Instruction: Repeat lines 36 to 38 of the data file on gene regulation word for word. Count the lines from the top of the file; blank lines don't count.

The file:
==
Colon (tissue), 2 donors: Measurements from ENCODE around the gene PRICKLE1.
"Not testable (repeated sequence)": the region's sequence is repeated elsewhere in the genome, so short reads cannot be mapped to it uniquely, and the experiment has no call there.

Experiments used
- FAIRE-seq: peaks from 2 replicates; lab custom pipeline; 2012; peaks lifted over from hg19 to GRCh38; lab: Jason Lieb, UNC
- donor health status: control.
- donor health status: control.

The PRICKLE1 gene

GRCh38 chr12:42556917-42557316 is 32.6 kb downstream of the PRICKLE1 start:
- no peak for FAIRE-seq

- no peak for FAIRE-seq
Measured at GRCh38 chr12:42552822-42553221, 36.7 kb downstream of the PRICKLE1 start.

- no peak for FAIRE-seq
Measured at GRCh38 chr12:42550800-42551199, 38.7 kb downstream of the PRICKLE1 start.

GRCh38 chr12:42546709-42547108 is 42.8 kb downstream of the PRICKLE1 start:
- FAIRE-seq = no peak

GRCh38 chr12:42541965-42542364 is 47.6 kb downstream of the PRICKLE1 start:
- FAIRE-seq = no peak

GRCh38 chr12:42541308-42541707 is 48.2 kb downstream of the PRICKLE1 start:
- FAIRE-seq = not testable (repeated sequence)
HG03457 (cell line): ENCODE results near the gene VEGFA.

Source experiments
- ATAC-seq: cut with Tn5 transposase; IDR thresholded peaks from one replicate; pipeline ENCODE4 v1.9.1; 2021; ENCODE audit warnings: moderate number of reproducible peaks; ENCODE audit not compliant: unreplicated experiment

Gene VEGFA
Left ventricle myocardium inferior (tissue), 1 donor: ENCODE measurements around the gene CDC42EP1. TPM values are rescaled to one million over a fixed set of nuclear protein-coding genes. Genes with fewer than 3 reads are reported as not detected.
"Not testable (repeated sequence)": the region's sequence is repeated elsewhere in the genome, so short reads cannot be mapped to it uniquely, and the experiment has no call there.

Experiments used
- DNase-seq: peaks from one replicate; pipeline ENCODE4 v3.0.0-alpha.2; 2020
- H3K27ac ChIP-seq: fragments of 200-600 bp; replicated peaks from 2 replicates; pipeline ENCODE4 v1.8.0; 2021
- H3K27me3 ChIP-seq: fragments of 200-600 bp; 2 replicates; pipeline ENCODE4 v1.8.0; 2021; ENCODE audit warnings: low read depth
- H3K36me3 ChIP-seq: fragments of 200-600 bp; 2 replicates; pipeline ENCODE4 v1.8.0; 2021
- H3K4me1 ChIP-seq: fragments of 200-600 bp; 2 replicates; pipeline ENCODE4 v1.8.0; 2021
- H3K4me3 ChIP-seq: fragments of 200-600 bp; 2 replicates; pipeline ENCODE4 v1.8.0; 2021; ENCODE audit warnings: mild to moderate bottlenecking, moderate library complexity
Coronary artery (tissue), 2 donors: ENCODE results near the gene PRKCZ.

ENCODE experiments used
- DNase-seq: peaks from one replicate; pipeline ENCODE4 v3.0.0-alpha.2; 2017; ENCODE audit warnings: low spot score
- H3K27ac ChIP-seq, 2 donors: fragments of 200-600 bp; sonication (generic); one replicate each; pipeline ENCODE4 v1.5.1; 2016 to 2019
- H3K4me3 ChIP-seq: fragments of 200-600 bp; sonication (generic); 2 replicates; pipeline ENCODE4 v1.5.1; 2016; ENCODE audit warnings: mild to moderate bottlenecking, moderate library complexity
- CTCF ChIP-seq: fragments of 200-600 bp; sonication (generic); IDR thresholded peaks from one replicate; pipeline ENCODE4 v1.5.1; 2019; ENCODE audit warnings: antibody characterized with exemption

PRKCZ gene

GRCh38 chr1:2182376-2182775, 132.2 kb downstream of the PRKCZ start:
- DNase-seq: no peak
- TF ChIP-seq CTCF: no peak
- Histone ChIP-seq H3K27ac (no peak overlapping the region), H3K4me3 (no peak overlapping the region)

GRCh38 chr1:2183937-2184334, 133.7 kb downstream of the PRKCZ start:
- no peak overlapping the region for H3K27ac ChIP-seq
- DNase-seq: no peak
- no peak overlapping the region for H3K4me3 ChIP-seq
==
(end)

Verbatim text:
- H3K27ac ChIP-seq, 2 donors: fragments of 200-600 bp; sonication (generic); one replicate each; pipeline ENCODE4 v1.5.1; 2016 to 2019
- H3K4me3 ChIP-seq: fragments of 200-600 bp; sonication (generic); 2 replicates; pipeline ENCODE4 v1.5.1; 2016; ENCODE audit warnings: mild to moderate bottlenecking, moderate library complexity
- CTCF ChIP-seq: fragments of 200-600 bp; sonication (generic); IDR thresholded peaks from one replicate; pipeline ENCODE4 v1.5.1; 2019; ENCODE audit warnings: antibody characterized with exemption